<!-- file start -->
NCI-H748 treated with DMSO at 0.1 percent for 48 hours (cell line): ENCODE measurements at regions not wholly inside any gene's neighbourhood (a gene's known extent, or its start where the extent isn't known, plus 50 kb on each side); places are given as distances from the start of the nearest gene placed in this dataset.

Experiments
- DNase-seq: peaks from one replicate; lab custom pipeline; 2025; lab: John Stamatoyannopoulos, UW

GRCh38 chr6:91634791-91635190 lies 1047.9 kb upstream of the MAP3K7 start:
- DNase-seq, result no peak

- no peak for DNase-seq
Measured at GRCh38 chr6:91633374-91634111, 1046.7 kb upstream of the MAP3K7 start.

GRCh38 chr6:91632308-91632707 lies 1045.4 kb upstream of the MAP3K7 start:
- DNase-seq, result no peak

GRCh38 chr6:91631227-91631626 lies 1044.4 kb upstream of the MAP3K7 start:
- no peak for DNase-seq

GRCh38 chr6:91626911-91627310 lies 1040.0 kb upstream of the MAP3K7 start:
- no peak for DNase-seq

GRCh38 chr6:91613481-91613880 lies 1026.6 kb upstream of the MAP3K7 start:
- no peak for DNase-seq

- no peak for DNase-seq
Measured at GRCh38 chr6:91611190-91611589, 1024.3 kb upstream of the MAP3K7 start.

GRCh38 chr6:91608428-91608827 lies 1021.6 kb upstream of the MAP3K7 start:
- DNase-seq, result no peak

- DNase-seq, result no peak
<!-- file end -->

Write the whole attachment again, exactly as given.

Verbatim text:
NCI-H748 treated with DMSO at 0.1 percent for 48 hours (cell line): ENCODE measurements at regions not wholly inside any gene's neighbourhood (a gene's known extent, or its start where the extent isn't known, plus 50 kb on each side); places are given as distances from the start of the nearest gene placed in this dataset.

Experiments
- DNase-seq: peaks from one replicate; lab custom pipeline; 2025; lab: John Stamatoyannopoulos, UW

GRCh38 chr6:91634791-91635190 lies 1047.9 kb upstream of the MAP3K7 start:
- DNase-seq, result no peak

- no peak for DNase-seq
Measured at GRCh38 chr6:91633374-91634111, 1046.7 kb upstream of the MAP3K7 start.

GRCh38 chr6:91632308-91632707 lies 1045.4 kb upstream of the MAP3K7 start:
- DNase-seq, result no peak

GRCh38 chr6:91631227-91631626 lies 1044.4 kb upstream of the MAP3K7 start:
- no peak for DNase-seq

GRCh38 chr6:91626911-91627310 lies 1040.0 kb upstream of the MAP3K7 start:
- no peak for DNase-seq

GRCh38 chr6:91613481-91613880 lies 1026.6 kb upstream of the MAP3K7 start:
- no peak for DNase-seq

- no peak for DNase-seq
Measured at GRCh38 chr6:91611190-91611589, 1024.3 kb upstream of the MAP3K7 start.

GRCh38 chr6:91608428-91608827 lies 1021.6 kb upstream of the MAP3K7 start:
- DNase-seq, result no peak

- DNase-seq, result no peak